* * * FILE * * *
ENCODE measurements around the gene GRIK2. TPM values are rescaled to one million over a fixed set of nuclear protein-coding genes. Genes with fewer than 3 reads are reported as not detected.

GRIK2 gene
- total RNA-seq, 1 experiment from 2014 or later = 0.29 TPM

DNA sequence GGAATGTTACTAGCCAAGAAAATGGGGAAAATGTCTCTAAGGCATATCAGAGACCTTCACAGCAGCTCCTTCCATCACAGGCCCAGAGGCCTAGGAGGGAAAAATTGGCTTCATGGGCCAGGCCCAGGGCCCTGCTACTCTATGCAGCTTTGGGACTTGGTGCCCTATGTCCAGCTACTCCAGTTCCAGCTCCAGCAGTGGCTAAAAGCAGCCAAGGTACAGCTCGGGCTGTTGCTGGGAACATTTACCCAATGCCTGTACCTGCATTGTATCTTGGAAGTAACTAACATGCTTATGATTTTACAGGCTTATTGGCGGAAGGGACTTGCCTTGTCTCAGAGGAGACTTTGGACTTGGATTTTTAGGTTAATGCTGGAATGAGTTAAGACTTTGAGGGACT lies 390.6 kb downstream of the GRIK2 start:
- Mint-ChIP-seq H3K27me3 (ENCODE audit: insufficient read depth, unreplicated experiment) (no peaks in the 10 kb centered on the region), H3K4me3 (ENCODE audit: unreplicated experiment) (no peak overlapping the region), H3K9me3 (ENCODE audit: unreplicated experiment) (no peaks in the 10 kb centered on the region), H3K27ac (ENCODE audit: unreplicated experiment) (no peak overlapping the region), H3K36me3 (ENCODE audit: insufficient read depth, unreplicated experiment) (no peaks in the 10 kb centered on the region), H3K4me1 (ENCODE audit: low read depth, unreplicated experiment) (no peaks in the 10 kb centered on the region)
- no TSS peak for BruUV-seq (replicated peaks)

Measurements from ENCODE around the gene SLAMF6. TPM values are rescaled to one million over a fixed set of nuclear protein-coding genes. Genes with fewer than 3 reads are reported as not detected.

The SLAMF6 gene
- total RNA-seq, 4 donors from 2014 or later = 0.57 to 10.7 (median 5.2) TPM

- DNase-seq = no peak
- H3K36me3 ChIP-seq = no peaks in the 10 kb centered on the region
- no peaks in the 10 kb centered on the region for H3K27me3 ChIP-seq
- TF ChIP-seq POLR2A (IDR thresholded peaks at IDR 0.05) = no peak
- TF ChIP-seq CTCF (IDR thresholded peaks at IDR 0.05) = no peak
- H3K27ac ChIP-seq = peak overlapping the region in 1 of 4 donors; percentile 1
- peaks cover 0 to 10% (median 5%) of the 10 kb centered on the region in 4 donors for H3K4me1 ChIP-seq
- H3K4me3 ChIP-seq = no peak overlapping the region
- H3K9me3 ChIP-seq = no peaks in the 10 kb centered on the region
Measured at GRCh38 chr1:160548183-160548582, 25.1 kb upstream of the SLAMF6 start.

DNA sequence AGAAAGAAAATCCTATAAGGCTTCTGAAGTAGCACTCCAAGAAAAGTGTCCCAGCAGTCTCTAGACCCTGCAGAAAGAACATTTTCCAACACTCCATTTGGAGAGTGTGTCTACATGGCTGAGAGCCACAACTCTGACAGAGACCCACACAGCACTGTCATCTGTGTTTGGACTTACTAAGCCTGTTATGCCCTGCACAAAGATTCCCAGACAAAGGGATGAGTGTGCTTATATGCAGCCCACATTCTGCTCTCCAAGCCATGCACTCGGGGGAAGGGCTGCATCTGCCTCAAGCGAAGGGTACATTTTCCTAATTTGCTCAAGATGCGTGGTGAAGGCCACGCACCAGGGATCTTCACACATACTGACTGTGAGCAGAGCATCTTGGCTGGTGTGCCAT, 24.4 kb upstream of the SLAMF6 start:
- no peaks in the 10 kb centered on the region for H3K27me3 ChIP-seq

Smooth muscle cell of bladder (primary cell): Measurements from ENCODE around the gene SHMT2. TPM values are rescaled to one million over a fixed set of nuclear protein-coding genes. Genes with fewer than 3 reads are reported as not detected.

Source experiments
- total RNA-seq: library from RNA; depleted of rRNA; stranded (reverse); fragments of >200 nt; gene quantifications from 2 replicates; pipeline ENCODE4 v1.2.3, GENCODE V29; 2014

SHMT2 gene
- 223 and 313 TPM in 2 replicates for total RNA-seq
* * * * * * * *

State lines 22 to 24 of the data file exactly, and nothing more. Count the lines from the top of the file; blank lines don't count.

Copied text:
Smooth muscle cell of bladder (primary cell): Measurements from ENCODE around the gene SHMT2. TPM values are rescaled to one million over a fixed set of nuclear protein-coding genes. Genes with fewer than 3 reads are reported as not detected.

Source experiments
- total RNA-seq: library from RNA; depleted of rRNA; stranded (reverse); fragments of >200 nt; gene quantifications from 2 replicates; pipeline ENCODE4 v1.2.3, GENCODE V29; 2014